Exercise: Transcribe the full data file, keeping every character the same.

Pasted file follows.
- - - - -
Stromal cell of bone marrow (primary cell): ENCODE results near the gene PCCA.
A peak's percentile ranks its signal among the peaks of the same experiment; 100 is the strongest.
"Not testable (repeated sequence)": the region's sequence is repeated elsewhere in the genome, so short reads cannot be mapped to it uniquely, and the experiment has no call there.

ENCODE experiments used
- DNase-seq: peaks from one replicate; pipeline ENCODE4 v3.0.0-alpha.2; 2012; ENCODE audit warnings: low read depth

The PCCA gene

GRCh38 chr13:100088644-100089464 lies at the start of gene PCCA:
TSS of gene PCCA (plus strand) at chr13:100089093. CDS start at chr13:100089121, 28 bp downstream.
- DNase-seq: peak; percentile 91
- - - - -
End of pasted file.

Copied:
Stromal cell of bone marrow (primary cell): ENCODE results near the gene PCCA.
A peak's percentile ranks its signal among the peaks of the same experiment; 100 is the strongest.
"Not testable (repeated sequence)": the region's sequence is repeated elsewhere in the genome, so short reads cannot be mapped to it uniquely, and the experiment has no call there.

ENCODE experiments used
- DNase-seq: peaks from one replicate; pipeline ENCODE4 v3.0.0-alpha.2; 2012; ENCODE audit warnings: low read depth

The PCCA gene

GRCh38 chr13:100088644-100089464 lies at the start of gene PCCA:
TSS of gene PCCA (plus strand) at chr13:100089093. CDS start at chr13:100089121, 28 bp downstream.
- DNase-seq: peak; percentile 91